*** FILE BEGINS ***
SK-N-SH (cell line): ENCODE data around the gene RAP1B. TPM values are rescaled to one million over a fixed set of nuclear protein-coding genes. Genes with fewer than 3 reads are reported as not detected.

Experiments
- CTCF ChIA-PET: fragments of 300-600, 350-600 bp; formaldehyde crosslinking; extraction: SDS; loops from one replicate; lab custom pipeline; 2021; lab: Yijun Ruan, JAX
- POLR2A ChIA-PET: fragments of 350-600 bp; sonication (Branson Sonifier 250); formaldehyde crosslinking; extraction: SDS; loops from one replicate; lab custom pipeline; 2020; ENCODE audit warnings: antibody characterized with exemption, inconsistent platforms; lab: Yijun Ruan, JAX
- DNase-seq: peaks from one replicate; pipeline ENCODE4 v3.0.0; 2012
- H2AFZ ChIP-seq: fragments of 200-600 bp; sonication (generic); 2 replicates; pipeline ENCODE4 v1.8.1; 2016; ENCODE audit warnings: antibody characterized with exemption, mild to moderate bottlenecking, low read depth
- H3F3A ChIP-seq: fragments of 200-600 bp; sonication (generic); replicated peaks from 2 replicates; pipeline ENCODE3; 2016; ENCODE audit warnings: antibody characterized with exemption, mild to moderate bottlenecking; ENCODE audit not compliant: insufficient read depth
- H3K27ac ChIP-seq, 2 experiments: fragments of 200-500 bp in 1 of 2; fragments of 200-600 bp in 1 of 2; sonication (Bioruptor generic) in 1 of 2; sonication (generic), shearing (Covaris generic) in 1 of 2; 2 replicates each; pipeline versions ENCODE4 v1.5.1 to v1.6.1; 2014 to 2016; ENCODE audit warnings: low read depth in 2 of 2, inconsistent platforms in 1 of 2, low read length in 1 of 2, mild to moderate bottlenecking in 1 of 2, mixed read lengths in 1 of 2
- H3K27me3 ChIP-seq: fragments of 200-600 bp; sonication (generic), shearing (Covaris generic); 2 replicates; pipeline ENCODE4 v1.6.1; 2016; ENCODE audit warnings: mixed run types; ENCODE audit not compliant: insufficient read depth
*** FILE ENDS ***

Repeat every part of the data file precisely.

SK-N-SH (cell line): ENCODE data around the gene RAP1B. TPM values are rescaled to one million over a fixed set of nuclear protein-coding genes. Genes with fewer than 3 reads are reported as not detected.

Experiments
- CTCF ChIA-PET: fragments of 300-600, 350-600 bp; formaldehyde crosslinking; extraction: SDS; loops from one replicate; lab custom pipeline; 2021; lab: Yijun Ruan, JAX
- POLR2A ChIA-PET: fragments of 350-600 bp; sonication (Branson Sonifier 250); formaldehyde crosslinking; extraction: SDS; loops from one replicate; lab custom pipeline; 2020; ENCODE audit warnings: antibody characterized with exemption, inconsistent platforms; lab: Yijun Ruan, JAX
- DNase-seq: peaks from one replicate; pipeline ENCODE4 v3.0.0; 2012
- H2AFZ ChIP-seq: fragments of 200-600 bp; sonication (generic); 2 replicates; pipeline ENCODE4 v1.8.1; 2016; ENCODE audit warnings: antibody characterized with exemption, mild to moderate bottlenecking, low read depth
- H3F3A ChIP-seq: fragments of 200-600 bp; sonication (generic); replicated peaks from 2 replicates; pipeline ENCODE3; 2016; ENCODE audit warnings: antibody characterized with exemption, mild to moderate bottlenecking; ENCODE audit not compliant: insufficient read depth
- H3K27ac ChIP-seq, 2 experiments: fragments of 200-500 bp in 1 of 2; fragments of 200-600 bp in 1 of 2; sonication (Bioruptor generic) in 1 of 2; sonication (generic), shearing (Covaris generic) in 1 of 2; 2 replicates each; pipeline versions ENCODE4 v1.5.1 to v1.6.1; 2014 to 2016; ENCODE audit warnings: low read depth in 2 of 2, inconsistent platforms in 1 of 2, low read length in 1 of 2, mild to moderate bottlenecking in 1 of 2, mixed read lengths in 1 of 2
- H3K27me3 ChIP-seq: fragments of 200-600 bp; sonication (generic), shearing (Covaris generic); 2 replicates; pipeline ENCODE4 v1.6.1; 2016; ENCODE audit warnings: mixed run types; ENCODE audit not compliant: insufficient read depth